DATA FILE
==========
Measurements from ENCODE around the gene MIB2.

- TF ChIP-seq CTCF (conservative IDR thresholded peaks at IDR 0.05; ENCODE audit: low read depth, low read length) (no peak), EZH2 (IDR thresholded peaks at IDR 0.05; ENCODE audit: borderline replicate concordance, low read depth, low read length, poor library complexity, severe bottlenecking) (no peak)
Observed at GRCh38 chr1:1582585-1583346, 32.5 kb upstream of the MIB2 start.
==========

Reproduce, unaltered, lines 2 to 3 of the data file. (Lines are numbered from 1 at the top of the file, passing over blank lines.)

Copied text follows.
- TF ChIP-seq CTCF (conservative IDR thresholded peaks at IDR 0.05; ENCODE audit: low read depth, low read length) (no peak), EZH2 (IDR thresholded peaks at IDR 0.05; ENCODE audit: borderline replicate concordance, low read depth, low read length, poor library complexity, severe bottlenecking) (no peak)
Observed at GRCh38 chr1:1582585-1583346, 32.5 kb upstream of the MIB2 start.